Forum for Science, Industry and Business

Sponsored by:     3M 
Search our Site:

 

Science and the supernatural: the truth is out there

13.05.2003


Scientists are not prepared to dismiss beliefs about aliens landing on Earth in the past or that some houses are haunted by ghosts.



Researchers from the University of Leicester, UK, and Waikato University, New Zealand, found scientists to be much more open-minded about ‘new age’ beliefs than might have been expected.

Water divining and the healing power of crystals were beliefs that some scientists were prepared to accept according to the findings which the researchers describe as ‘remarkable.’


The study, submitted for publication to the International Journal of Science Education, reveals that there was even acceptance of the power of a ouja board in some cases.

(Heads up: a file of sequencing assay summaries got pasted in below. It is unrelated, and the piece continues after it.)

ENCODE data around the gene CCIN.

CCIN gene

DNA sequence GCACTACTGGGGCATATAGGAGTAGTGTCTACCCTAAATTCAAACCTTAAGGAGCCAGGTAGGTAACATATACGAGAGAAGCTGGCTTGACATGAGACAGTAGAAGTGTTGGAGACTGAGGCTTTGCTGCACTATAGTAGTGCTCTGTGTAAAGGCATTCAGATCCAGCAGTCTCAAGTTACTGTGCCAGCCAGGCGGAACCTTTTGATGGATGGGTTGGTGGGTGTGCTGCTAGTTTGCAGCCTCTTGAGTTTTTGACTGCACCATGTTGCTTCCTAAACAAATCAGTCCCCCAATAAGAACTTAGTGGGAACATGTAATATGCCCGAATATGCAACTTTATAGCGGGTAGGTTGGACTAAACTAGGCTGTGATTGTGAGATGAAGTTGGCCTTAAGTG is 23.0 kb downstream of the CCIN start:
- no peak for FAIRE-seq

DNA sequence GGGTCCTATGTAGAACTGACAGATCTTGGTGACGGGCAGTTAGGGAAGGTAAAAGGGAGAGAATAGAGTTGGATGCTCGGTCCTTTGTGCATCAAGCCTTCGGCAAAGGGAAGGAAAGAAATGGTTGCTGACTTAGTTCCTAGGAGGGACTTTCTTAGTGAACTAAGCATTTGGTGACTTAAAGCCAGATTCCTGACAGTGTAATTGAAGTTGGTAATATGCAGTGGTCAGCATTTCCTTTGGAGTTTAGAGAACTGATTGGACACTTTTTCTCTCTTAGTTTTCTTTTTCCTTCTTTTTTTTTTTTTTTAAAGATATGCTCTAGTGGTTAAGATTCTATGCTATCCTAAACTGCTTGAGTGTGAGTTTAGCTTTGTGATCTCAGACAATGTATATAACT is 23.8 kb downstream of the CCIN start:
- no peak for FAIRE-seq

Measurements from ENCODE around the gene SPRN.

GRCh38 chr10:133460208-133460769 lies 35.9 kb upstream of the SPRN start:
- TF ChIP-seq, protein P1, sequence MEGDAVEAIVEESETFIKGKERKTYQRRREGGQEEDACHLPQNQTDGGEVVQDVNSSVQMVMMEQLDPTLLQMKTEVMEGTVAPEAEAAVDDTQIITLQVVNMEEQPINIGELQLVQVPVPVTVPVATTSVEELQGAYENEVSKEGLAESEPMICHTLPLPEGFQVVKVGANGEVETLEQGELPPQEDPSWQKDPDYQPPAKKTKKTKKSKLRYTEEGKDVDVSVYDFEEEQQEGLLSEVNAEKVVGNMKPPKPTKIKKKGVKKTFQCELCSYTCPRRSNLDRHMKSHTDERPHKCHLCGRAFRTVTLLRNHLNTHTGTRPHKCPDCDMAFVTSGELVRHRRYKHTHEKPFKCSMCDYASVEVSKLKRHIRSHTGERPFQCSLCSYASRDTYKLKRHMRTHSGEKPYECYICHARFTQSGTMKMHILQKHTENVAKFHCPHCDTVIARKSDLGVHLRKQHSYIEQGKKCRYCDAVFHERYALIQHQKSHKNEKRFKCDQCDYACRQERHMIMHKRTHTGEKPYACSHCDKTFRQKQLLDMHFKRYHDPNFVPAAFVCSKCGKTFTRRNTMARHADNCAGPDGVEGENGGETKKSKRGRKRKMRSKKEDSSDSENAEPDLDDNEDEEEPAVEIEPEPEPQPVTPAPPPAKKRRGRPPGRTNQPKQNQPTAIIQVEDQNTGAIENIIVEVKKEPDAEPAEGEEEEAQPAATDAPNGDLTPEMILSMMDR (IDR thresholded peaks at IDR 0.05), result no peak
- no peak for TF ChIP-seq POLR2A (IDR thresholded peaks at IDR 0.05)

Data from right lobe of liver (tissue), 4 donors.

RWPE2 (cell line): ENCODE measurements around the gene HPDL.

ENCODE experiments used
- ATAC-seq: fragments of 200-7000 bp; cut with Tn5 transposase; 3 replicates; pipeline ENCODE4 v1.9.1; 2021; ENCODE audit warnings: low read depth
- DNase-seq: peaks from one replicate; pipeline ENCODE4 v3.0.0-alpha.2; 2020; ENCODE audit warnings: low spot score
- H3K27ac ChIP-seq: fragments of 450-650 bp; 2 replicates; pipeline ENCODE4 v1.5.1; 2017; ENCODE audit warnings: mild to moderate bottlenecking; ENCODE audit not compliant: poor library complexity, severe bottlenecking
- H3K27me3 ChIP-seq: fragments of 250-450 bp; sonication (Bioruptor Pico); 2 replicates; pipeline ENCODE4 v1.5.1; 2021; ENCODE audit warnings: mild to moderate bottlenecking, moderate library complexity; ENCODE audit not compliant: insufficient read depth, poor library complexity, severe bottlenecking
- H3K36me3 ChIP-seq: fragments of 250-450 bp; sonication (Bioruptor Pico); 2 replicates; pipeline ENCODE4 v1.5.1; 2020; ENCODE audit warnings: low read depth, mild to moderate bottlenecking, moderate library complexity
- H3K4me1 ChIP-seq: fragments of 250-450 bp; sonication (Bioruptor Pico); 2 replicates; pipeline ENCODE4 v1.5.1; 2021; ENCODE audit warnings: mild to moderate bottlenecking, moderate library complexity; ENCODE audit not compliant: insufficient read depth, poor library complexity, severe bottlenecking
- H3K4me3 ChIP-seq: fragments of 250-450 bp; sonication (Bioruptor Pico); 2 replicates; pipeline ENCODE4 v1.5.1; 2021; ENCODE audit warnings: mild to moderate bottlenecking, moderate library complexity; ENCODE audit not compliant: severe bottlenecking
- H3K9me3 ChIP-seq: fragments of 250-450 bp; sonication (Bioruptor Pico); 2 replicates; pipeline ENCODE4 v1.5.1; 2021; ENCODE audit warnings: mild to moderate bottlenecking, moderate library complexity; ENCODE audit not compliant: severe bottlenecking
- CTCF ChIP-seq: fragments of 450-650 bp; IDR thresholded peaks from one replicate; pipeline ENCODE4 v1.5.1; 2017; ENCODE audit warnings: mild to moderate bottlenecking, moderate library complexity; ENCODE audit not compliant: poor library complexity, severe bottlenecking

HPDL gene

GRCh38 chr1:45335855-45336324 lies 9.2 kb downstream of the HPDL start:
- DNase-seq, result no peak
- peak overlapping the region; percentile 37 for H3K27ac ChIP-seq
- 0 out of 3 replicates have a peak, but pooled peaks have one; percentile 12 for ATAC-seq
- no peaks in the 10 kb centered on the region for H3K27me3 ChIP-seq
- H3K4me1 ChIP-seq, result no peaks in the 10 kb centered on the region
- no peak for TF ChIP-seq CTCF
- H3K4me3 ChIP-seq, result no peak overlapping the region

The study was carried out by Dr Richard Coll and Dr Neil Taylor at the University of Leicester School of Education. They surveyed 18 scientists at the University of Leicester and Waikato University.

While the scientists gave much more credence to ‘superstitions’ than expected- they were dismissive of astrology and palmistry.

Dr Coll, who was a Honorary Visiting Fellow at Leicester from the Centre for Science & Technology Education Research, The University of Waikato, New Zealand, said: “We investigated scientists’ perceptions about superstitions and ‘new age’ beliefs. We were interested to try and understand how scientists think, how they weigh evidence and judge testimony.

“Two things stimulated the research; one was a study of UK school children that showed that in spite of years of science education many students were highly superstitious.

“Second, was an observation by the researchers that many reports in the science education literature work from a prior assumption that scientists work and think in certain ways - specifically that they are totally objective. We were suspicious of this rather simplistic stance and we decided it warranted investigation.”